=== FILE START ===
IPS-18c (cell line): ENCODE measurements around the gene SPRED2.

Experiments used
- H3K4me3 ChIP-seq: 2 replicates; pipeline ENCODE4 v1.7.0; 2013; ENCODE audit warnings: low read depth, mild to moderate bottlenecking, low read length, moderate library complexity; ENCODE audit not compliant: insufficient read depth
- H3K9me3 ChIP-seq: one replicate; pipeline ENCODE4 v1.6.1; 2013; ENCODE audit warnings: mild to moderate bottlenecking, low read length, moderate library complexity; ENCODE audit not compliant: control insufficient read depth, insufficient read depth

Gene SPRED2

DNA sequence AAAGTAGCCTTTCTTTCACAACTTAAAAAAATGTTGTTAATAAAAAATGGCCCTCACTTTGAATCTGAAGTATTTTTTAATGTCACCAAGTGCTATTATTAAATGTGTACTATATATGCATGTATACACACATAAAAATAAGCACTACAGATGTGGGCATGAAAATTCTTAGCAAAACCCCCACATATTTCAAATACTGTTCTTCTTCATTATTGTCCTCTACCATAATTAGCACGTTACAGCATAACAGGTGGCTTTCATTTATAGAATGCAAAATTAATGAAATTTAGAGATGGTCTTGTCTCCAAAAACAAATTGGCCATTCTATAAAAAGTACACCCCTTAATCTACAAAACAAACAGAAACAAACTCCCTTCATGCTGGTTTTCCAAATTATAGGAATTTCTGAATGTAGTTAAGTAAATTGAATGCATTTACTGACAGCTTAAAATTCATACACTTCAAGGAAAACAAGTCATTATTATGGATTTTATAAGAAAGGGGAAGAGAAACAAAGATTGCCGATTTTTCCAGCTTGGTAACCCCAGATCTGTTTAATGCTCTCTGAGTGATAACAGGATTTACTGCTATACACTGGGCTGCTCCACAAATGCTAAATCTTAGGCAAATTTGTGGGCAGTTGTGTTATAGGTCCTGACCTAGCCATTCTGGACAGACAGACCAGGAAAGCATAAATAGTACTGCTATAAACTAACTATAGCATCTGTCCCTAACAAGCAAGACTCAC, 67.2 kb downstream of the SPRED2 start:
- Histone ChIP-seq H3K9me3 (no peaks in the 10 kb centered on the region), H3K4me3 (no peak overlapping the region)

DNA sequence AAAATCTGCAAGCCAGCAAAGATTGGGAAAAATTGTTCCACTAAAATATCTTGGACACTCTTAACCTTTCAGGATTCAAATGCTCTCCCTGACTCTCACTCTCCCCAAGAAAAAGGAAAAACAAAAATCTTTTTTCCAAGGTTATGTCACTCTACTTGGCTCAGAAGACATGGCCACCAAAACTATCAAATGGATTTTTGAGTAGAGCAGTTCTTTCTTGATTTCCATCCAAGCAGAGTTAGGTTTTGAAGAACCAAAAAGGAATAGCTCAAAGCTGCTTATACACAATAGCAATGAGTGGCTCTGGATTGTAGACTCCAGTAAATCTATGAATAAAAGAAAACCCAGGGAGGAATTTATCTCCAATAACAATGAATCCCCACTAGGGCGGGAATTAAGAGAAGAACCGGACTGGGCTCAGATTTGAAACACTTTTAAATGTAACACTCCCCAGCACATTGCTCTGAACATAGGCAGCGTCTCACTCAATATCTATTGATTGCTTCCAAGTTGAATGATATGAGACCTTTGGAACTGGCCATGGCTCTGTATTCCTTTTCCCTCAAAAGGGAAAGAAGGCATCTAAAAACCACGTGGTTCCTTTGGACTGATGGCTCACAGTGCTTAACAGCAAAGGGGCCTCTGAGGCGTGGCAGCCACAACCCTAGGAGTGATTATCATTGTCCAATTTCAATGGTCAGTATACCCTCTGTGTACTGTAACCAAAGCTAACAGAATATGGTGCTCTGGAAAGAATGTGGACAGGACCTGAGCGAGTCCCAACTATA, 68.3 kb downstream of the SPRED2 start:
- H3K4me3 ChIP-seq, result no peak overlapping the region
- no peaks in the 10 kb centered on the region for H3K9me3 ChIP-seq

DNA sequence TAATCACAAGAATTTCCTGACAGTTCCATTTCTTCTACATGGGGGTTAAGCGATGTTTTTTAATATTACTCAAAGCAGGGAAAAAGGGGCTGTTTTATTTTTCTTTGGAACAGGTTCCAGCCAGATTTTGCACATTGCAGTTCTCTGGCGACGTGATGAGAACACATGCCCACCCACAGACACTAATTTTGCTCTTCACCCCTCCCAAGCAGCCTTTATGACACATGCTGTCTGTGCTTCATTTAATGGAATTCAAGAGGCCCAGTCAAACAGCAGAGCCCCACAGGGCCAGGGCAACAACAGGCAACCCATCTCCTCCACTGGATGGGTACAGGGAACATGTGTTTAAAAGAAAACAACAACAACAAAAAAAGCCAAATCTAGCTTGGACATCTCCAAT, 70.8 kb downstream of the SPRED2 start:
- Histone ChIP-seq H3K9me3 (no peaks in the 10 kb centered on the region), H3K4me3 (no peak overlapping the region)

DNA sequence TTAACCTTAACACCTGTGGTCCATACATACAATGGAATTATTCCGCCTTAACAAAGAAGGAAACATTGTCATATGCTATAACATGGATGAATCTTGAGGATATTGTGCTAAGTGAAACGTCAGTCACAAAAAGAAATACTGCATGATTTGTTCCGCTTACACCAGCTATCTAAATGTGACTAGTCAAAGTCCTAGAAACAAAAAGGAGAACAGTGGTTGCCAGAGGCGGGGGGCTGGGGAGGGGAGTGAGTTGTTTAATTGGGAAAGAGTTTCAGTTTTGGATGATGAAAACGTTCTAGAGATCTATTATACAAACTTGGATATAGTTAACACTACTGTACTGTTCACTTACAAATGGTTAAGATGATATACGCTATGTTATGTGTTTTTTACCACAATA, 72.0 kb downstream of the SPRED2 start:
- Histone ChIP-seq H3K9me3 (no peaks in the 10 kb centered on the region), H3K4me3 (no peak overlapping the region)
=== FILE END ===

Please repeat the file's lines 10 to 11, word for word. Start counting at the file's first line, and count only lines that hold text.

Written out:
- no peaks in the 10 kb centered on the region for H3K9me3 ChIP-seq

DNA sequence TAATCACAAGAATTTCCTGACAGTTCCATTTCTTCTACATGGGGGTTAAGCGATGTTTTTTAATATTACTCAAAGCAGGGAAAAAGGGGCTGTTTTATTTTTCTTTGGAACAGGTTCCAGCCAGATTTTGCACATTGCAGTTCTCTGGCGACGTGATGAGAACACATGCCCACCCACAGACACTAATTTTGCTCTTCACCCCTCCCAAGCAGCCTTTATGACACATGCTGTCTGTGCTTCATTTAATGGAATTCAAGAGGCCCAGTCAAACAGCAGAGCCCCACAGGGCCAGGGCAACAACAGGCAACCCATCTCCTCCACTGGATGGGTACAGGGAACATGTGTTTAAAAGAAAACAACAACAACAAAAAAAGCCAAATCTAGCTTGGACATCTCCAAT, 70.8 kb downstream of the SPRED2 start: